The Marvellous City (Cidade Maravilhosa) of Rio de Janeiro, as it was once characterised through the words of Aurora Miranda back in 1956, is in truth a set of multiple and contradictory layers. The pinnacle point is reached in the contrast between the favelas and ocean-front apartments of Ipanema and Copacabana, a scene locally described as the dichotomy morro-asfalto, an expression pointing to the divisions and lines of segregation that give shape to the city.
To the visiting tourist the darkest sides of the city are seen in glimpses. From the beaches of Ipanema, to the strairs of Selaron and the statue of Christ the Redeemer, Rio seems as if shaped from a dream. But in the shade of its hills locals draw a line on the asphalt, from which walls grow, separating the slums from the middle to upper class condominiums. Violence is real and it affects both sides of the border.
One of the most worrying expressions of the Morro-asfalto dichotomy is the increasing violence affecting the younger generations. Children in Rio are killing or being killed by drug gangs running the favelas. According to the report by the United Nations International Children’s Emergency Fund (UNICEF), nearly four in every 1,000 Brazilian adolescents living in the country’s biggest cities are murdered before the age of nineteen. A significant factor in this violence is organised crime, which has much to gain from the social and economic marginalisation of youth, enabling them to recruit cheap, disposable labor, for ilegal and life threatening work.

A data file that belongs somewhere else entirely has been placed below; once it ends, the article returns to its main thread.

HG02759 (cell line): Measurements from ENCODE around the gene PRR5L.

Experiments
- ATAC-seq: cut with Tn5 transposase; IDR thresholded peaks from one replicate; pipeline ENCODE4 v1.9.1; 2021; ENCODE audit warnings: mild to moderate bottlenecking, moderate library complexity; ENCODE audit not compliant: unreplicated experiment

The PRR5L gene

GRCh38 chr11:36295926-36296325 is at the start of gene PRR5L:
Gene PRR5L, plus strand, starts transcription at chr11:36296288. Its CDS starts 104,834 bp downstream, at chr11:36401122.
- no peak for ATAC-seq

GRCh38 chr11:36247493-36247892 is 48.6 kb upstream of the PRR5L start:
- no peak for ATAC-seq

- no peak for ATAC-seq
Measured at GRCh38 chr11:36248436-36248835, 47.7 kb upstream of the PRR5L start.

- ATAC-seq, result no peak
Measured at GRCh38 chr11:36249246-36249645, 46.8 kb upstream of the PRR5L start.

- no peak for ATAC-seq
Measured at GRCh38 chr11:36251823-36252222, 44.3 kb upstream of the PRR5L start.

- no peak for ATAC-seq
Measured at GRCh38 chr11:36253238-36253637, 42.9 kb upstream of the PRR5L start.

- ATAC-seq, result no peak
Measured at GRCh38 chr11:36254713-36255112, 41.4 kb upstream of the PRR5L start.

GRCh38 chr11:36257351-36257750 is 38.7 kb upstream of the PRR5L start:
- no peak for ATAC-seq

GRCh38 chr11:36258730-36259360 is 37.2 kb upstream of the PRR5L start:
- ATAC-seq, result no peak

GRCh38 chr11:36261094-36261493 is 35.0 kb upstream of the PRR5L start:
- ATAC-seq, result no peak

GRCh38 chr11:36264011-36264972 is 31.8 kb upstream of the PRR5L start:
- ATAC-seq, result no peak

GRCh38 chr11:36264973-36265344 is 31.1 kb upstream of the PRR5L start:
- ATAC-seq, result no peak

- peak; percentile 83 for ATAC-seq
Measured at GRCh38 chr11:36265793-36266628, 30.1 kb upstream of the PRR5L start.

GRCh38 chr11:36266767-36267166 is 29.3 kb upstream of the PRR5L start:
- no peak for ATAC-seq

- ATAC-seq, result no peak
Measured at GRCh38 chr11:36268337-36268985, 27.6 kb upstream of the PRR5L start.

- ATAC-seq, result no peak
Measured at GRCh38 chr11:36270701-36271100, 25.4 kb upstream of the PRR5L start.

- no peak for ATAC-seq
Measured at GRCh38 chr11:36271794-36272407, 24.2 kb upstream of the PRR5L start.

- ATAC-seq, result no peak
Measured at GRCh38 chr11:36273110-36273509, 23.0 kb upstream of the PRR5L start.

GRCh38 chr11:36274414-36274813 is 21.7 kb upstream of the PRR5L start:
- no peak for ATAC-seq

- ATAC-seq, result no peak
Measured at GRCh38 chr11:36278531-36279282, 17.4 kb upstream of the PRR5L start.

According to some authors, the surge in youth crime can be seen as a product of Brazil's economic boom leading up to the olympics and soccer world cup. The youth is bombarded with the message that they have to consume, no matter the cost. In poorer areas, kids grow up on the streets from an early age and under fire from both sides of the city, either recruited for criminal activities or stigmatised by police forces that generalize and treat youths as criminals. Adding the crack epidemic that has been charging over the country and it creates a lethal mix.
Measures set in place by UNODC are now using sports as a means to prevent crime, violence and drug use among youth, including opportunities to join forces promoting sports for youth development and crime prevention. But efforts seam scarce when compared with violence and social demographics.